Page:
California increases fire fee

Christopher Rosacker
The Union

GRASS VALLEY, Calif.-and#8212; California’s Board of Forestry and Fire Protection approved a fire fee increase for rural homeowners on Wednesday.

The board approved a $60 increase to a total of $150 for property owners within the Calfire determined State Responsibility Areas. To determine whether you live in a SRA, go online at, launch the viewer and type in your address.

The only reprieve from the increase is a $35 credit for persons who pay into a local fire district.

The increase comes after the board adopted a fee structure in August, capped at $90, which also had credits for persons within SRAs who already pay a local fire district fee.

Most affected Nevada County property owners live in areas covered by fire protection districts and therefore already pay annual assessments. And that is what concerns local firefighting entities, already facing reduced funding in the wake of the economic downturn.

Nevada County Consolidated Fire District residents already pay an assessment of more than $100 a year per improved parcel. Facing dwindling finances, district Chief Tim Fike said he already is pushing for a close to $50 per year increase from property owners just to maintain services.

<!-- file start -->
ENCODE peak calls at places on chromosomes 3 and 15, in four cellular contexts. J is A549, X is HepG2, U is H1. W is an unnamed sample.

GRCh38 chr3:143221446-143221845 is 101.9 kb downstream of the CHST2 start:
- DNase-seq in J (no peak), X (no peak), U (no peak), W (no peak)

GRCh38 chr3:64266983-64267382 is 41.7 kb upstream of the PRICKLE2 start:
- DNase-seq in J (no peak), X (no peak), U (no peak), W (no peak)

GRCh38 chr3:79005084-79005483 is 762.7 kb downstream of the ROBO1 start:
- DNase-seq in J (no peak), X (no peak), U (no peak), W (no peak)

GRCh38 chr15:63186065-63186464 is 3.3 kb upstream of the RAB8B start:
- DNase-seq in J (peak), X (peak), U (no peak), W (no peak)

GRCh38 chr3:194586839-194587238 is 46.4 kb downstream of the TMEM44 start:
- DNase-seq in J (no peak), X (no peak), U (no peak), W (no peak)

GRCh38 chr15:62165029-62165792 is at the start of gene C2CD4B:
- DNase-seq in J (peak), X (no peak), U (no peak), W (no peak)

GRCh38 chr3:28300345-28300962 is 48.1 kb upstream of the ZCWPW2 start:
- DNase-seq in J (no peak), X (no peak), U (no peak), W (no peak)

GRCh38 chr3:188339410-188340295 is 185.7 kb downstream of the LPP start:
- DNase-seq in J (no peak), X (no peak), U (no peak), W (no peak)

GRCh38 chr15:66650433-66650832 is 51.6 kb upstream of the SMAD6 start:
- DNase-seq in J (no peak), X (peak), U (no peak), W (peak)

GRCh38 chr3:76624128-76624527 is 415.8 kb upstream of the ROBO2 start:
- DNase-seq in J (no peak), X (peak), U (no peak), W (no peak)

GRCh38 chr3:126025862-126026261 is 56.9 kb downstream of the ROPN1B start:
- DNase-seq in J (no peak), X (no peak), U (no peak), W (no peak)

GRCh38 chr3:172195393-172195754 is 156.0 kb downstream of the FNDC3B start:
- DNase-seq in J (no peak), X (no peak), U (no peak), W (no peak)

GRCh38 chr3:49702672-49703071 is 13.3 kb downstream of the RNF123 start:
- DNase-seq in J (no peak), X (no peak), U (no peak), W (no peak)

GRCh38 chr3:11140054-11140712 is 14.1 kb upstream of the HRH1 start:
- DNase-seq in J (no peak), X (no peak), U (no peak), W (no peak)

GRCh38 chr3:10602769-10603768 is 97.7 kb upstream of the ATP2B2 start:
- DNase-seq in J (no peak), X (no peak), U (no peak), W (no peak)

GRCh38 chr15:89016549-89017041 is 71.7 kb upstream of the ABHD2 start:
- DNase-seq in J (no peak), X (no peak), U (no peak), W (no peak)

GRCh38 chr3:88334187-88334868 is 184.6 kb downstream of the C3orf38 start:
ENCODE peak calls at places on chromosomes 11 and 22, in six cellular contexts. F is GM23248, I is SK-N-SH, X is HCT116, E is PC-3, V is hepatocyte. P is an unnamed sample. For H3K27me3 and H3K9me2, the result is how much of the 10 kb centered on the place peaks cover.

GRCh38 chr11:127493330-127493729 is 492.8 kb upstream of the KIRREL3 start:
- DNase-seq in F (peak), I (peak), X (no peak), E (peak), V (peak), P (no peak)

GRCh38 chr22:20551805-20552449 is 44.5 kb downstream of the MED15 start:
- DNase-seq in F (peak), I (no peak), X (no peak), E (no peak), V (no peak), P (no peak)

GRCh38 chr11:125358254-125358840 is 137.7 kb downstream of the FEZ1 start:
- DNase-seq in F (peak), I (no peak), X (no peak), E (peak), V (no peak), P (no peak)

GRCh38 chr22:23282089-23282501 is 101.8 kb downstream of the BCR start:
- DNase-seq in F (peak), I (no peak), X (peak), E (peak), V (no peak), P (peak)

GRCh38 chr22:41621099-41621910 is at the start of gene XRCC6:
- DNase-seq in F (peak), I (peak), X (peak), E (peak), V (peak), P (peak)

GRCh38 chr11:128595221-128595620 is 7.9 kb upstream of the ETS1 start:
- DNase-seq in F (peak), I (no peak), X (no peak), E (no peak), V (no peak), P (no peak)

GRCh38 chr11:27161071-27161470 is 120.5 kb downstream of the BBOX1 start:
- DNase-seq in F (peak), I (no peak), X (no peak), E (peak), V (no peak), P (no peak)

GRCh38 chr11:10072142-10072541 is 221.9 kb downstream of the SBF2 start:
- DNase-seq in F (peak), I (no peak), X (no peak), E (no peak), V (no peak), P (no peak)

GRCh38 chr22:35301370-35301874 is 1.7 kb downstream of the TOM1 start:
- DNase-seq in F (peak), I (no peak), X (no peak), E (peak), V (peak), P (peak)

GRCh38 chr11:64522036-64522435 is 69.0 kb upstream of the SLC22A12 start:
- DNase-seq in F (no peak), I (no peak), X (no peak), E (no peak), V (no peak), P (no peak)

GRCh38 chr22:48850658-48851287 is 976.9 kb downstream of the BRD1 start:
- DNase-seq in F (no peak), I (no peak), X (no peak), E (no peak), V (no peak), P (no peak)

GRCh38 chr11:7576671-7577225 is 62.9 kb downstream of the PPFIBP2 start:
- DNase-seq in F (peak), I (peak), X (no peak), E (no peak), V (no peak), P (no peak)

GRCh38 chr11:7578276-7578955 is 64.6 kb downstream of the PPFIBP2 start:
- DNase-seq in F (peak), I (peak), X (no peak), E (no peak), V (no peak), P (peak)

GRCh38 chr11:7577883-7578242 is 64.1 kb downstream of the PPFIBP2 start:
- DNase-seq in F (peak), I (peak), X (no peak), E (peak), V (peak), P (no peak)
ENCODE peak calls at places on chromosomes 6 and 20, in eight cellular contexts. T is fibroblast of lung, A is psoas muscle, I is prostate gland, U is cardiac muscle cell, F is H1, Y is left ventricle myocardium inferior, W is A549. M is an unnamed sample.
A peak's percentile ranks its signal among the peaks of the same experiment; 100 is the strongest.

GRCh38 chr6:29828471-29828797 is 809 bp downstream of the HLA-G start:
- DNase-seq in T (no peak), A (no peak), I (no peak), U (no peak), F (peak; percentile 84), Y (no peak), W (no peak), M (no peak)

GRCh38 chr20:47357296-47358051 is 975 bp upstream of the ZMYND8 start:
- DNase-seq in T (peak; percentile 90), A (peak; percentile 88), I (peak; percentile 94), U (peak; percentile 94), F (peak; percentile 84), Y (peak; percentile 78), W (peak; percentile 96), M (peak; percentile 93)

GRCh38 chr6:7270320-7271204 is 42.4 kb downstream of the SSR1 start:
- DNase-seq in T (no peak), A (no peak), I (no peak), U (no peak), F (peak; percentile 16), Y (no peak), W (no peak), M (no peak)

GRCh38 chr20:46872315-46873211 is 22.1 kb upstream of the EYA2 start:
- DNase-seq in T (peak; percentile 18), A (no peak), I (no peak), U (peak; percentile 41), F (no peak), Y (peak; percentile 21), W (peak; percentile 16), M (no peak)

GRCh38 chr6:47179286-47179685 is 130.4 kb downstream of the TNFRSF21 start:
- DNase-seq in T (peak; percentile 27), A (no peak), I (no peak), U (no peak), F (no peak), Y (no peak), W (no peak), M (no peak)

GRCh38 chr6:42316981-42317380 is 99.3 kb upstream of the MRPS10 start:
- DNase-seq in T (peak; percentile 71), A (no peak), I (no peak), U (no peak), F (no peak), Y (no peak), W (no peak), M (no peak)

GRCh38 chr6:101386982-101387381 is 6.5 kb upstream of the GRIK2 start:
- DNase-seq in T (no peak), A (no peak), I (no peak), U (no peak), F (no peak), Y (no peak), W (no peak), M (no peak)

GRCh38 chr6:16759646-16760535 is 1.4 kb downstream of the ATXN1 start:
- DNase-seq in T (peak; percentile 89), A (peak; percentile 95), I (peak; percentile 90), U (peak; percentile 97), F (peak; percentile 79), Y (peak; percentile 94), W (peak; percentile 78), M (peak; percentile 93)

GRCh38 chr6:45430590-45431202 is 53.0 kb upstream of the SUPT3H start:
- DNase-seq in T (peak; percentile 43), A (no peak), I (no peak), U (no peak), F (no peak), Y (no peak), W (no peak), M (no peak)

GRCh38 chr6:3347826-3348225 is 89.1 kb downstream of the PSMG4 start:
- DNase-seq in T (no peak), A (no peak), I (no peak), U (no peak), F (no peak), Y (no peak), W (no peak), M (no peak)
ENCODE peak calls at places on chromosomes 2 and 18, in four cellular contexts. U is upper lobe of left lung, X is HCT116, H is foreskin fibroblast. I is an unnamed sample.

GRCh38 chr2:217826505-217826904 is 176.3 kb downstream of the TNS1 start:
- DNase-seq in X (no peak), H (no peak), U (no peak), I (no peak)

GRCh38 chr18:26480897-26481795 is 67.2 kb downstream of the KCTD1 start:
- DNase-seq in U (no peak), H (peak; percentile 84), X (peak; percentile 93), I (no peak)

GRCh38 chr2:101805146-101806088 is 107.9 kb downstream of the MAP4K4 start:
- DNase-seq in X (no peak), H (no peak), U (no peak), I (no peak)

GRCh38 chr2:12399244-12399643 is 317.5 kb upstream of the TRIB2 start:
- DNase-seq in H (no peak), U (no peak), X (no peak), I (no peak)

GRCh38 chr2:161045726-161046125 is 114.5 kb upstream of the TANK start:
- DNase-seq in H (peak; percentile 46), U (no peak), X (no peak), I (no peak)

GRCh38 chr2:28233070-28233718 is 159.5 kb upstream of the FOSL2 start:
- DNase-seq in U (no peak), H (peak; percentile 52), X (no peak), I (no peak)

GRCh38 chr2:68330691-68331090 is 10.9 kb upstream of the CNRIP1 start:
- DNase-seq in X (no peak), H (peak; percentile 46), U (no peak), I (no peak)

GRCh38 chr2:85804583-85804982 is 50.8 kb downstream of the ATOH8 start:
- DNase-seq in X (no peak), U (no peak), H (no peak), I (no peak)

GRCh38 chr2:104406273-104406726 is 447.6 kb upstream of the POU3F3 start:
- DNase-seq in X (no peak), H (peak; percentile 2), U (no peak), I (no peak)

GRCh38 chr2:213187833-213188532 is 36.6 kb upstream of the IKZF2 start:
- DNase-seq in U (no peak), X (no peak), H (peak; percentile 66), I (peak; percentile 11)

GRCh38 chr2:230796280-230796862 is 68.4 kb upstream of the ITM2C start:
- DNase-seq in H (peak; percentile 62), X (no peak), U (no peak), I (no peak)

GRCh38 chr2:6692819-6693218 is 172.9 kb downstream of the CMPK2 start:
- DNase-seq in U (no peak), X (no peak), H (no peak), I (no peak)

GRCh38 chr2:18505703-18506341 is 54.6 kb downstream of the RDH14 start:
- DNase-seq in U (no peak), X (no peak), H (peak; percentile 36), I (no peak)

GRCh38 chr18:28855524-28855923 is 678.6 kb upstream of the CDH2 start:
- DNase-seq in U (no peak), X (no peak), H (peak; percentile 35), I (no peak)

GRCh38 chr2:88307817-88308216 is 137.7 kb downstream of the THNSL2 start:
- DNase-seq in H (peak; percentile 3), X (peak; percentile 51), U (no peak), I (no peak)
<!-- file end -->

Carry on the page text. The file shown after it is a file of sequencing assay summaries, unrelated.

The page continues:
and#8220;If we don’t get it, we lose some of our staffing level,and#8221; Fike said. and#8220;There is nowhere else to cut. We’ve slashed to the bone.and#8221;

But with the SRA fee increase, Fike said, convincing property owners to pay more will be difficult.

and#8220;It’s absolutely morally defeating,and#8221; he said.

Fike said he already fielded questions from irate property owners on Thursday. He said most are under the misconception that some of the SRA fees will trickle down to his district.

The board’s fee increase is not without opposition, as anti-tax groups have announced plans to sue the state, according to the Nevada County Board of Supervisors.

State Sen. Doug LaMalfa (R-Richvale) referred to the fee increase as a and#8220;constitutionally questionableand#8221; tax, enacted after California’s elected lawmakers rejected an increase earlier this year.

and#8220;This new tax on rural Californians has been deeply flawed from the very beginning,and#8221; LaMalfa said in a release. and#8220;It is not the responsibility of those living in non-urban areas to bear the cost of fighting fires in California’s mismanaged forests. Frankly, I find it un-American that our government leaves such weighty decisions to unelected and unaccountable boards and commissions.and#8221;

– Liz Kellar contributed to this story.

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